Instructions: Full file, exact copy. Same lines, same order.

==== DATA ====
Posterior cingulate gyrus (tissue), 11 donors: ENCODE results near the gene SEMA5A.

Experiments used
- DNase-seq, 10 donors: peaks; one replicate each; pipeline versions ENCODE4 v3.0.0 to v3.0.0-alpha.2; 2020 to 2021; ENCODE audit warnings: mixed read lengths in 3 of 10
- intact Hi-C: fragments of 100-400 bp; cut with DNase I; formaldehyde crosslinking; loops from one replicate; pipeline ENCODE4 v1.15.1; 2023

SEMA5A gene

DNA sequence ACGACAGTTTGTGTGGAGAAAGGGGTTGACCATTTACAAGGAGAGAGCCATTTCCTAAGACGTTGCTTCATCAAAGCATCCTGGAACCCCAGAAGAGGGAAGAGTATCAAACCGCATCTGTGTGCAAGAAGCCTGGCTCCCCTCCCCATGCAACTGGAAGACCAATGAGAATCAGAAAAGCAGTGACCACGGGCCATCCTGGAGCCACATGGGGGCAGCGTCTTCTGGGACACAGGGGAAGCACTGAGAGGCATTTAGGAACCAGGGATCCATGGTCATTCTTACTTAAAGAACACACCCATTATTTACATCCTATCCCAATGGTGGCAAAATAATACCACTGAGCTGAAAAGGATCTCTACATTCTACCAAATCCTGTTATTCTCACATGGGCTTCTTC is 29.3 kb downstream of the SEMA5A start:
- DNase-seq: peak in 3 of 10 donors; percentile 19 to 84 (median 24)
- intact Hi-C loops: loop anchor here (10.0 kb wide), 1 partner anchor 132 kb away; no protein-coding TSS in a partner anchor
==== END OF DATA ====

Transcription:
Posterior cingulate gyrus (tissue), 11 donors: ENCODE results near the gene SEMA5A.

Experiments used
- DNase-seq, 10 donors: peaks; one replicate each; pipeline versions ENCODE4 v3.0.0 to v3.0.0-alpha.2; 2020 to 2021; ENCODE audit warnings: mixed read lengths in 3 of 10
- intact Hi-C: fragments of 100-400 bp; cut with DNase I; formaldehyde crosslinking; loops from one replicate; pipeline ENCODE4 v1.15.1; 2023

SEMA5A gene

DNA sequence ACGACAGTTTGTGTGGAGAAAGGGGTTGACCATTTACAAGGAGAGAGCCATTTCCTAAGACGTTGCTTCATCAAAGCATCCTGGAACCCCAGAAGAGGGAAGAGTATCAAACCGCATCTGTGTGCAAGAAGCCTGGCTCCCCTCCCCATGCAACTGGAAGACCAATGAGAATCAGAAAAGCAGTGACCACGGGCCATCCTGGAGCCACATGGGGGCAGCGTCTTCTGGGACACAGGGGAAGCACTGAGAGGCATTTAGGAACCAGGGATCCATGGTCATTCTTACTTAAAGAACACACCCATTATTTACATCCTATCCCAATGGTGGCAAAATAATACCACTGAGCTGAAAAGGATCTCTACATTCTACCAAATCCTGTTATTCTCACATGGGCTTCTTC is 29.3 kb downstream of the SEMA5A start:
- DNase-seq: peak in 3 of 10 donors; percentile 19 to 84 (median 24)
- intact Hi-C loops: loop anchor here (10.0 kb wide), 1 partner anchor 132 kb away; no protein-coding TSS in a partner anchor